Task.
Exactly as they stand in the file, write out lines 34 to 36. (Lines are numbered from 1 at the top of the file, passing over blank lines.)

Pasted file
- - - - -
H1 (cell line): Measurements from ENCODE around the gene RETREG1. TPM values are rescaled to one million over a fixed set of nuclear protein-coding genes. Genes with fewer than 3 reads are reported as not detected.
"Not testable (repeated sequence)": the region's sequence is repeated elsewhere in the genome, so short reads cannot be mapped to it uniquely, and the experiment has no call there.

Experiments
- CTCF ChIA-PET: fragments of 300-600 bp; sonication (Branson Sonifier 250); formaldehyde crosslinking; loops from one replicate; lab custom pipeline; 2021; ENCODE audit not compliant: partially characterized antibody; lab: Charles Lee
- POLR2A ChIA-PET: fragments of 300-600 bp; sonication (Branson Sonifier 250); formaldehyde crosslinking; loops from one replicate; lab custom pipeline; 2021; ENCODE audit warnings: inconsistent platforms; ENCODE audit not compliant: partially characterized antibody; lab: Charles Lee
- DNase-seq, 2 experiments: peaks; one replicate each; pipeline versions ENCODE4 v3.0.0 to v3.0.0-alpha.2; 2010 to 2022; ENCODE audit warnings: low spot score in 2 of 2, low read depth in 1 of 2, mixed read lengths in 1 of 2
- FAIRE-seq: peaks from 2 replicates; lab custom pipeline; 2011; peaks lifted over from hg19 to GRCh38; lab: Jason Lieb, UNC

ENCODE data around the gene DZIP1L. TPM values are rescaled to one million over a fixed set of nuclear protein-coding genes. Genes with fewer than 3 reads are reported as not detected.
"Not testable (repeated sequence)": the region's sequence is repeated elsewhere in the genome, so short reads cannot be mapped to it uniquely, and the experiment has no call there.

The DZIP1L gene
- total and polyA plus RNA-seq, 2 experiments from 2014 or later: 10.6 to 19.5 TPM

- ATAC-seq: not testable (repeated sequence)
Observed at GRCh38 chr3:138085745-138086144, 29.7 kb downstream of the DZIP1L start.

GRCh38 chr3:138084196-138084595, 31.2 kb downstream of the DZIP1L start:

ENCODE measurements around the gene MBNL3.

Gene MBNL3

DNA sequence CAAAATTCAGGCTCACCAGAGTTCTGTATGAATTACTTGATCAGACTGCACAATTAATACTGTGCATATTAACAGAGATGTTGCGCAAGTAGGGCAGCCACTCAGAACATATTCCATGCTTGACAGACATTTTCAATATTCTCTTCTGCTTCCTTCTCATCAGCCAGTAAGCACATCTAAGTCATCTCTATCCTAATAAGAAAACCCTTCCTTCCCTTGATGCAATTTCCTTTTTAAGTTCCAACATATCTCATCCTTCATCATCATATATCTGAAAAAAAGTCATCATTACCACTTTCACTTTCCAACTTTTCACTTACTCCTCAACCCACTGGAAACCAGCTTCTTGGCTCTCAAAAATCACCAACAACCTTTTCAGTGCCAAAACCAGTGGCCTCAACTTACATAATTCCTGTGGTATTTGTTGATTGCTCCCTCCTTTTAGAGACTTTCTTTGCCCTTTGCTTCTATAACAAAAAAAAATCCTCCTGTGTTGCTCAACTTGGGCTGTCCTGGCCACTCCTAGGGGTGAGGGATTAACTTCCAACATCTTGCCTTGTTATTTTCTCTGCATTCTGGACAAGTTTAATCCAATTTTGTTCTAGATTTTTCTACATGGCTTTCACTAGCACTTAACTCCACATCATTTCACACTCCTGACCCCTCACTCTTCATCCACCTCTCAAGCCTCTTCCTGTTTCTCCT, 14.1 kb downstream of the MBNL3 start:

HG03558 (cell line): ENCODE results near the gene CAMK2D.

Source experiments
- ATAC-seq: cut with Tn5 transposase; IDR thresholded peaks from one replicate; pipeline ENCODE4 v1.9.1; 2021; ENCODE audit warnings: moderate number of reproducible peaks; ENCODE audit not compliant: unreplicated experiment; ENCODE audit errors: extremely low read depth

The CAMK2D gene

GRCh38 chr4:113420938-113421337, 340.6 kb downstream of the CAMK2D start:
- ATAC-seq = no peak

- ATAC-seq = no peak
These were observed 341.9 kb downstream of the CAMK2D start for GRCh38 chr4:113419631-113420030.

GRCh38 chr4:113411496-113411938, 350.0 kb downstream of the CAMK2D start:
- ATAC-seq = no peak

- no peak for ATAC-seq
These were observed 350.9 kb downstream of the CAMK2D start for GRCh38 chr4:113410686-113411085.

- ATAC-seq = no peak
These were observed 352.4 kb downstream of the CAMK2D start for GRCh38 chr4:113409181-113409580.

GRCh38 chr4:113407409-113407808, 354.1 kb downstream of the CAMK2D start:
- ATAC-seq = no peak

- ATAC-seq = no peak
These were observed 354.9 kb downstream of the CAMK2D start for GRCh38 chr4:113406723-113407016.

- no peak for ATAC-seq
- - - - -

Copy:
- ATAC-seq = no peak
These were observed 354.9 kb downstream of the CAMK2D start for GRCh38 chr4:113406723-113407016.

- no peak for ATAC-seq